I first encountered Esme Young via the Great British Sewing Bee, and had a vague idea that she was a fashion person brought on to the show. I feel some affinity with her as a fellow short person with a similar hairstyle, too ;)
So when I saw this title I was very interested, and fortunately a friend gave me a copy! I really enjoyed reading this relaxed memoir. It has stories about her life from young girl to present day, but it's not just a chronological progression. It covers various times in more detail; the highlights are her years running Swanky Modes, a design house/storefront with 3 friends -- they were one of the first to use Lycra as a fashion fabric, not just for workout gear -- as well as her work with Central St Martins as a pattern cutter instructor. And of course, there are the years of the Great British Sewing Bee!
The style is quite relaxed and fun; if you are familiar with her from the Sewing Bee, you'll recognize her 'voice' as it is the same in her writing. She has some great anecdotes from her time in the fashionable crowd in London, especially in the years of Swanky Modes - like meeting David Bowie, or even the small, homely details of how she built relationships with the children of her business partners. I found this different from other fashion memoirs in that she had a different relationship to fashion -- she wasn't a trained designer trying to make it in couture, she was a rather down to earth pattern maker who decided to start a boutique with three of her friends and just had fun with it.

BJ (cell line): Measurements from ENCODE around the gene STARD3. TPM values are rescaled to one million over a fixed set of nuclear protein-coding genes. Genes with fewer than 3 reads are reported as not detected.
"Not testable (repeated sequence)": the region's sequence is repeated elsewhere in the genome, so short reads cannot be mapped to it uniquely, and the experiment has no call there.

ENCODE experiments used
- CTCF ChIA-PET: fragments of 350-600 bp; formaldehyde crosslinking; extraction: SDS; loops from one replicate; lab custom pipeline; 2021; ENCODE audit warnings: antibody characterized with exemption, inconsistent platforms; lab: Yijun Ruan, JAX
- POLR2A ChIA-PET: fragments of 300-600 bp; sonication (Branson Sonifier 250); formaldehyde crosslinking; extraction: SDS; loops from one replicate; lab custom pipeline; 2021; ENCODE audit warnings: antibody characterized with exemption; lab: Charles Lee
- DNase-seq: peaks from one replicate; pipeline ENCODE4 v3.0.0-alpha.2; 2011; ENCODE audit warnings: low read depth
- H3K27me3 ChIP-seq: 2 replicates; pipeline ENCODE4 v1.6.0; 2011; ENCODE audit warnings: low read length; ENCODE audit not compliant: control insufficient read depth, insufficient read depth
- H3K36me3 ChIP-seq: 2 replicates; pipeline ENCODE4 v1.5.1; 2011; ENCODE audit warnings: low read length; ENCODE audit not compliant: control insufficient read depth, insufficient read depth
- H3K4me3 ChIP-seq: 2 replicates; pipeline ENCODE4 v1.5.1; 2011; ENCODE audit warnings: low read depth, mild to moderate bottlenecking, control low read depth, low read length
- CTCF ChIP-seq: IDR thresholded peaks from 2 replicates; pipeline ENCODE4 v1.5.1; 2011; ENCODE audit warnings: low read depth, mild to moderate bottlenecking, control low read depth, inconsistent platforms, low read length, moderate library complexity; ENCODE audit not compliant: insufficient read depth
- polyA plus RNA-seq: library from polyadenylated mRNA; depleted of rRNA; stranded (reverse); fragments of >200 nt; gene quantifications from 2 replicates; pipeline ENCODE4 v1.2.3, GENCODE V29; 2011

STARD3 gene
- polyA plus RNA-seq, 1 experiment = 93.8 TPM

And sewists will enjoy reading about her pattern work and the way it shaped her career. At Central St Martins she mentored designer Ashish Gupta, and talks about their work together even now -- one of her most memorable outfits on the Bee was a sequined granny square pattern jacket made by Ashish so it all makes sense! I enjoyed this story of a woman who followed her passions and did it all on her own. She talks about work as a key element of her life, and when she was asked to be on the Bee she seemed surprised that she was invited to audition; there was no snobbiness or sense that she was assured anything due to her history or connections. And she seems happy with this new gig - as she says, she wants (and needs) to work until she dies, and this is just one more new experience for her that has brought opportunity.
This was an enjoyable read. The tone felt very natural and entertaining, and I learned quite a bit about her life, and fashion in England over the past few decades. There's nothing too dark in it, and you get a sense of her habit of just getting on with things. Recommended for any fan of English fashion personalities or the Great British Sewing Bee!